That’s a problem.

“We cannot understand our present moment without recognizing the lasting damage caused by allowing white supremacy and racial hierarchy to prevail during Reconstruction,” said EJI director Bryan Stevenson. “Our continued silence about the history of racial injustice has fueled many of the current problems surrounding police violence, mass incarceration, racial inequality, and the disparate impact of COVID-19.”

He said that we need a new era of truth and justice in America.

Many people believe any mention of slavery or racism serves only to widen the racial divide in the country, but Stevenson is right. We need to talk and more importantly listen.

RELATED | Pushing America to face its racist past

My first instinct when trying to make sense of this latest news was to get reaction from the experts. Sarah Silkey, a professor of history at Lycoming College. Susan Peppers-Bates, director of Africana Studies at Stetson University. And Shawn Leigh Alexander, the professor of African American Studies whose book is cited in the EJI study.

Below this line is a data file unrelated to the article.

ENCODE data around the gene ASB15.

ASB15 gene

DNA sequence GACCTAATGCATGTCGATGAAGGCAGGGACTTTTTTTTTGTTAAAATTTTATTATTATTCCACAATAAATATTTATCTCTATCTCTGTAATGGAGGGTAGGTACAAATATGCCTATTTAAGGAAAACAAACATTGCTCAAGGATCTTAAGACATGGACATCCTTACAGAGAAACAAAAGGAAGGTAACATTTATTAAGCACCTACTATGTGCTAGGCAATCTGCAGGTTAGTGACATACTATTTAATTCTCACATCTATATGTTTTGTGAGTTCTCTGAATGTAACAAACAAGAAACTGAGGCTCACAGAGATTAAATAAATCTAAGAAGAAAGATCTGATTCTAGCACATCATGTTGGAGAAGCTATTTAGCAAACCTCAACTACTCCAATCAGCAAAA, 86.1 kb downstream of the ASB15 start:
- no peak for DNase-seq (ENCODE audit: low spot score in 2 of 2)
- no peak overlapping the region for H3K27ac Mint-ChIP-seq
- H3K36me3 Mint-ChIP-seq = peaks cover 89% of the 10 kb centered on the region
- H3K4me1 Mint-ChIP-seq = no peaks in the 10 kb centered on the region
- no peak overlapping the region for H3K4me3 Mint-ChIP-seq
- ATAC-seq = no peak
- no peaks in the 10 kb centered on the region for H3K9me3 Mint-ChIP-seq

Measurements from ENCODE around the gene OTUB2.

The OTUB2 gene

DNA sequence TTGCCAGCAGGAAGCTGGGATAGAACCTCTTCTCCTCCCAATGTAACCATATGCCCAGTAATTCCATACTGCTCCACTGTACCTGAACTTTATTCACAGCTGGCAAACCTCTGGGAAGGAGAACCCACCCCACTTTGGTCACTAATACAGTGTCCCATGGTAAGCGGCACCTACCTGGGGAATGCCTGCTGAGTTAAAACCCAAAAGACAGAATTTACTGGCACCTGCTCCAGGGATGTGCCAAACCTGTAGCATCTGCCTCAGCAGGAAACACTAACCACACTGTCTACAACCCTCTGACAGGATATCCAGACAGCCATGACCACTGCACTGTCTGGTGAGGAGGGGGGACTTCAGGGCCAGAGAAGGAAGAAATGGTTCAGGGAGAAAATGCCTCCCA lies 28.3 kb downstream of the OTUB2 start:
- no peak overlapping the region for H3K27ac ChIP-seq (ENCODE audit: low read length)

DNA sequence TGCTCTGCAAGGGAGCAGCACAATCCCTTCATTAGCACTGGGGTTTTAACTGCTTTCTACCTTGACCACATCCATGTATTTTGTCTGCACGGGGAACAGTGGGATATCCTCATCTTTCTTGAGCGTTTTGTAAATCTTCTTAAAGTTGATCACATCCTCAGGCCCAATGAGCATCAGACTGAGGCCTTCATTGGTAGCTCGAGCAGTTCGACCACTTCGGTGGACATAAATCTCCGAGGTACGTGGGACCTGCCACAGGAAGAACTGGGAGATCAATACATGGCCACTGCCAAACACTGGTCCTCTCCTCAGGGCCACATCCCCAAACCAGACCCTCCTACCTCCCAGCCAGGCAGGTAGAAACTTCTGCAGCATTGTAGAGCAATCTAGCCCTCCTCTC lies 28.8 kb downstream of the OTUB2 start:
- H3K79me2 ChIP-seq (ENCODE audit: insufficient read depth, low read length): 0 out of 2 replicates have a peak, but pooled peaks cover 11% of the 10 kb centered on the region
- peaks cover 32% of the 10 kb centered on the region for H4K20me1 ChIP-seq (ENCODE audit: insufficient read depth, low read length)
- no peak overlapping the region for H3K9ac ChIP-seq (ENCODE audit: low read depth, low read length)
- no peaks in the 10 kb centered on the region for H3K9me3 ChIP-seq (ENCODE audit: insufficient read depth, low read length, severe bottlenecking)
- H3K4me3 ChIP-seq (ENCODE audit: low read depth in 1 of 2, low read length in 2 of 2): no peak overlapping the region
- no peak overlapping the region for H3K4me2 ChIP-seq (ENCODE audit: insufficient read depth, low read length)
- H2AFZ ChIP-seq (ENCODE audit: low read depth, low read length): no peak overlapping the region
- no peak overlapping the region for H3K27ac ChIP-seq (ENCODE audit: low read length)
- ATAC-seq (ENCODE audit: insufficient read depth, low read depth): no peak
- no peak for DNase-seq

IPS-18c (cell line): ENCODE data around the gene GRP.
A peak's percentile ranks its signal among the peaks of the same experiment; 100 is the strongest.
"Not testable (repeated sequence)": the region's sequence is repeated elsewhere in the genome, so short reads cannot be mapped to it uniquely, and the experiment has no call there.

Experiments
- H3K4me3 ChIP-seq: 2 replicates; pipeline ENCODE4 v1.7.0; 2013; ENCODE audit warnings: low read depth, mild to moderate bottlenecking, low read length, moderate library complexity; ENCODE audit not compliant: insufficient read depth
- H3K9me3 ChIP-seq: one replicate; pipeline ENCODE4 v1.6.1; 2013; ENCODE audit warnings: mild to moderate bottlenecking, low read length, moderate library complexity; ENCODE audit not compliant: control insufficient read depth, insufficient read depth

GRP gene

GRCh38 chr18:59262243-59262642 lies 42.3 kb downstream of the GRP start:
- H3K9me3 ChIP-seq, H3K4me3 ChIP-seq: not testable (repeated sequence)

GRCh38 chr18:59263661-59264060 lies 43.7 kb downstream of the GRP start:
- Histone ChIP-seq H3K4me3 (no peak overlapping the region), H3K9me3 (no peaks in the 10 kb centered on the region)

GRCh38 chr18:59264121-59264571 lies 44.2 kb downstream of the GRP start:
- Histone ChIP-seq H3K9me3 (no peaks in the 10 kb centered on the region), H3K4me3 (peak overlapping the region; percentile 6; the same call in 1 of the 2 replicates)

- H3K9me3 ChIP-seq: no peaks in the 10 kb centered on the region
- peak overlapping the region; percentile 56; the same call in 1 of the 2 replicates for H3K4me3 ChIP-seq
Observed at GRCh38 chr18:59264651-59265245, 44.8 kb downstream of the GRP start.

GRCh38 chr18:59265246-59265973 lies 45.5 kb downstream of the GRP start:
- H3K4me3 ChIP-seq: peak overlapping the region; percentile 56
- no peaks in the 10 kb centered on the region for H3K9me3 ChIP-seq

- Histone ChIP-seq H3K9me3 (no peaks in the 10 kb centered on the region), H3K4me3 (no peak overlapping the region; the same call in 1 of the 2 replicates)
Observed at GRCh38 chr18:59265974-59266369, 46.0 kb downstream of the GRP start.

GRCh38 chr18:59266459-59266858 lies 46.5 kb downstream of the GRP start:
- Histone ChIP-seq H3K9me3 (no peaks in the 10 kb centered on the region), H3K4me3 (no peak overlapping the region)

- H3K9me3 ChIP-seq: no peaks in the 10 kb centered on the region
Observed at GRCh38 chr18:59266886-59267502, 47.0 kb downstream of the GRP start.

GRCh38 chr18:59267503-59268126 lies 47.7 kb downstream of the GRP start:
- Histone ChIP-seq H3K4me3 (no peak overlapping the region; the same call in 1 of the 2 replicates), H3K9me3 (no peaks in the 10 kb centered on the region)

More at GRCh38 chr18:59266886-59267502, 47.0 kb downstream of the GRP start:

Shawn Leigh Alexander is a professor of African and African American Studies at the University of Kansas. CONTRIBUTED
Shawn Leigh Alexander is a professor of African and African American Studies at the University of Kansas. CONTRIBUTED

Then I thought better of it. Whether we’ll admit it or not, lynching not only played a critical role in maintaining white supremacy, law enforcement officials were frequently implicated in lynching incidents and courts maintained a wall of silence around them, routinely refusing to hold anyone accountable.